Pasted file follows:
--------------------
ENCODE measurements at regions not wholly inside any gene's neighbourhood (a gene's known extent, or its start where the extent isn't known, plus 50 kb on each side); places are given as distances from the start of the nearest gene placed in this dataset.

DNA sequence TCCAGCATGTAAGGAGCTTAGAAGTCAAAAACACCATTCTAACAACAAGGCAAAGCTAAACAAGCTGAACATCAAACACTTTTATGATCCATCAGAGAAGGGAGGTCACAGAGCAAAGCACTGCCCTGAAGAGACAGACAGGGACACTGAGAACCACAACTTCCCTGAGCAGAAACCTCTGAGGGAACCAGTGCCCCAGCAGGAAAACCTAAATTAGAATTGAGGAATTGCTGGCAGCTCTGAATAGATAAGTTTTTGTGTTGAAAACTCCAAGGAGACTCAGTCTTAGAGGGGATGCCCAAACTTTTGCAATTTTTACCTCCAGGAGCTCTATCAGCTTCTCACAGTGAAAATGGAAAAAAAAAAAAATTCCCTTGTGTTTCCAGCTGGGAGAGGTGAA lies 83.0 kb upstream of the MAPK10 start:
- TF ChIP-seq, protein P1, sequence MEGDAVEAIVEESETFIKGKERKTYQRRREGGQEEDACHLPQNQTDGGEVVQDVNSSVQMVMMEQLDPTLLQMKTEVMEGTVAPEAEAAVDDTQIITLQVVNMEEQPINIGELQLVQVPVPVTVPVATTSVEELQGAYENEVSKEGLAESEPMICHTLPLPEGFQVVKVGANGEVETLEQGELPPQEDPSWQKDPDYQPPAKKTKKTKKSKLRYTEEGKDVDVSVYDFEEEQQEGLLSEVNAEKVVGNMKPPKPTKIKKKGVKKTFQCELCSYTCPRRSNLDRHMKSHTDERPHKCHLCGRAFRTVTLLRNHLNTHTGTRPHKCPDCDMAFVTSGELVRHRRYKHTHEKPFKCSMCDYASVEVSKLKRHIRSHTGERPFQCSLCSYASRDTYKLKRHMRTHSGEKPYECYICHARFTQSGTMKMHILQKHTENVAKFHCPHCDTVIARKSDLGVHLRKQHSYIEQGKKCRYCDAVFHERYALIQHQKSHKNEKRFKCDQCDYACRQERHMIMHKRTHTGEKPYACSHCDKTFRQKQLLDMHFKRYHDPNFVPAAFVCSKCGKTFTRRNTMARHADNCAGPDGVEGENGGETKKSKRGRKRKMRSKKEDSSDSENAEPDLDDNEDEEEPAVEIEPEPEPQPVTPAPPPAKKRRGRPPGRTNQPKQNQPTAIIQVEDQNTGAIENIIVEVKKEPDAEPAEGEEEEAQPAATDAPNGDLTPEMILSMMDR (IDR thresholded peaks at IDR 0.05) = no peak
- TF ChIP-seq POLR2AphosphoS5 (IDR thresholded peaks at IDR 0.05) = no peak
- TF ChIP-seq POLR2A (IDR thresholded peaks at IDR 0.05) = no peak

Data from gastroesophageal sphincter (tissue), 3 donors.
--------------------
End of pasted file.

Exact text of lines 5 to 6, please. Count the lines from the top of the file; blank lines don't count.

- TF ChIP-seq POLR2A (IDR thresholded peaks at IDR 0.05) = no peak

Data from gastroesophageal sphincter (tissue), 3 donors.